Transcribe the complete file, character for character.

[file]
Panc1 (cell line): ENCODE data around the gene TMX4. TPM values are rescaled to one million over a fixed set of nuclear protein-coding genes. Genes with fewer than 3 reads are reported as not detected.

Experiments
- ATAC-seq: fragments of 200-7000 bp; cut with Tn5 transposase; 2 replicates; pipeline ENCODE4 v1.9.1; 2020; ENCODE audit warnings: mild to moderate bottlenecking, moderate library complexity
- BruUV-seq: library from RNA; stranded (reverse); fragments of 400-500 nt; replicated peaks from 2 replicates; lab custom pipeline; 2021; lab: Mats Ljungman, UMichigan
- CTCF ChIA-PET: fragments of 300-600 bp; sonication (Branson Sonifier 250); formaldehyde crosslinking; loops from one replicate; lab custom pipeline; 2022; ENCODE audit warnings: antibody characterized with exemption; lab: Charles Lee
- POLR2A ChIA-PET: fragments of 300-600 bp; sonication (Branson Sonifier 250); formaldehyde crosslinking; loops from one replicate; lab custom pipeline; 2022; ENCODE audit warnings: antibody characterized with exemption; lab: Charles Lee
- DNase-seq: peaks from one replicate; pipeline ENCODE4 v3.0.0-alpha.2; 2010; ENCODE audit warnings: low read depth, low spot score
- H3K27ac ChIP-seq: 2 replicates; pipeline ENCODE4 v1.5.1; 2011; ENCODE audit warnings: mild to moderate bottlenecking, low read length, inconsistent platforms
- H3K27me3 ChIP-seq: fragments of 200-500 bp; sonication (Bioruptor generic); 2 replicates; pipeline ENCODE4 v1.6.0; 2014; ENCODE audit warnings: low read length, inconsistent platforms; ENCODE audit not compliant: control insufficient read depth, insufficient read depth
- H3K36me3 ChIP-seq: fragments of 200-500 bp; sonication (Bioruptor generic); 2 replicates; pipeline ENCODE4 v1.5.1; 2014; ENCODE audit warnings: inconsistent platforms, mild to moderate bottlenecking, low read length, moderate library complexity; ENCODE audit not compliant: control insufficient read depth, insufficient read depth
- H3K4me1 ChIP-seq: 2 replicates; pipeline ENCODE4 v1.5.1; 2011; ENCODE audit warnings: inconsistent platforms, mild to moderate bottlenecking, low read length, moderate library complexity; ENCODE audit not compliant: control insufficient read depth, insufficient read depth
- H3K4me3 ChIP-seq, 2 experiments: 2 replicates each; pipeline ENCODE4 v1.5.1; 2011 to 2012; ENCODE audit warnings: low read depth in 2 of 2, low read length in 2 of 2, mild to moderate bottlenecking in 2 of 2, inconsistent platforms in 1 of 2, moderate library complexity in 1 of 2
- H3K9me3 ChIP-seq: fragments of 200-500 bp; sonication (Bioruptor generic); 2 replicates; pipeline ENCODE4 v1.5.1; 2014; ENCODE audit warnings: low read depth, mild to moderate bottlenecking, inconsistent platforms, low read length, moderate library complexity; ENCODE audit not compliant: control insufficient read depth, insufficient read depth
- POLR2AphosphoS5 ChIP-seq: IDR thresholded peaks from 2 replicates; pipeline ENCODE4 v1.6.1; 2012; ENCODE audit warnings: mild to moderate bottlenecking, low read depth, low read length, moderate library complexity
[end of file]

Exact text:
Panc1 (cell line): ENCODE data around the gene TMX4. TPM values are rescaled to one million over a fixed set of nuclear protein-coding genes. Genes with fewer than 3 reads are reported as not detected.

Experiments
- ATAC-seq: fragments of 200-7000 bp; cut with Tn5 transposase; 2 replicates; pipeline ENCODE4 v1.9.1; 2020; ENCODE audit warnings: mild to moderate bottlenecking, moderate library complexity
- BruUV-seq: library from RNA; stranded (reverse); fragments of 400-500 nt; replicated peaks from 2 replicates; lab custom pipeline; 2021; lab: Mats Ljungman, UMichigan
- CTCF ChIA-PET: fragments of 300-600 bp; sonication (Branson Sonifier 250); formaldehyde crosslinking; loops from one replicate; lab custom pipeline; 2022; ENCODE audit warnings: antibody characterized with exemption; lab: Charles Lee
- POLR2A ChIA-PET: fragments of 300-600 bp; sonication (Branson Sonifier 250); formaldehyde crosslinking; loops from one replicate; lab custom pipeline; 2022; ENCODE audit warnings: antibody characterized with exemption; lab: Charles Lee
- DNase-seq: peaks from one replicate; pipeline ENCODE4 v3.0.0-alpha.2; 2010; ENCODE audit warnings: low read depth, low spot score
- H3K27ac ChIP-seq: 2 replicates; pipeline ENCODE4 v1.5.1; 2011; ENCODE audit warnings: mild to moderate bottlenecking, low read length, inconsistent platforms
- H3K27me3 ChIP-seq: fragments of 200-500 bp; sonication (Bioruptor generic); 2 replicates; pipeline ENCODE4 v1.6.0; 2014; ENCODE audit warnings: low read length, inconsistent platforms; ENCODE audit not compliant: control insufficient read depth, insufficient read depth
- H3K36me3 ChIP-seq: fragments of 200-500 bp; sonication (Bioruptor generic); 2 replicates; pipeline ENCODE4 v1.5.1; 2014; ENCODE audit warnings: inconsistent platforms, mild to moderate bottlenecking, low read length, moderate library complexity; ENCODE audit not compliant: control insufficient read depth, insufficient read depth
- H3K4me1 ChIP-seq: 2 replicates; pipeline ENCODE4 v1.5.1; 2011; ENCODE audit warnings: inconsistent platforms, mild to moderate bottlenecking, low read length, moderate library complexity; ENCODE audit not compliant: control insufficient read depth, insufficient read depth
- H3K4me3 ChIP-seq, 2 experiments: 2 replicates each; pipeline ENCODE4 v1.5.1; 2011 to 2012; ENCODE audit warnings: low read depth in 2 of 2, low read length in 2 of 2, mild to moderate bottlenecking in 2 of 2, inconsistent platforms in 1 of 2, moderate library complexity in 1 of 2
- H3K9me3 ChIP-seq: fragments of 200-500 bp; sonication (Bioruptor generic); 2 replicates; pipeline ENCODE4 v1.5.1; 2014; ENCODE audit warnings: low read depth, mild to moderate bottlenecking, inconsistent platforms, low read length, moderate library complexity; ENCODE audit not compliant: control insufficient read depth, insufficient read depth
- POLR2AphosphoS5 ChIP-seq: IDR thresholded peaks from 2 replicates; pipeline ENCODE4 v1.6.1; 2012; ENCODE audit warnings: mild to moderate bottlenecking, low read depth, low read length, moderate library complexity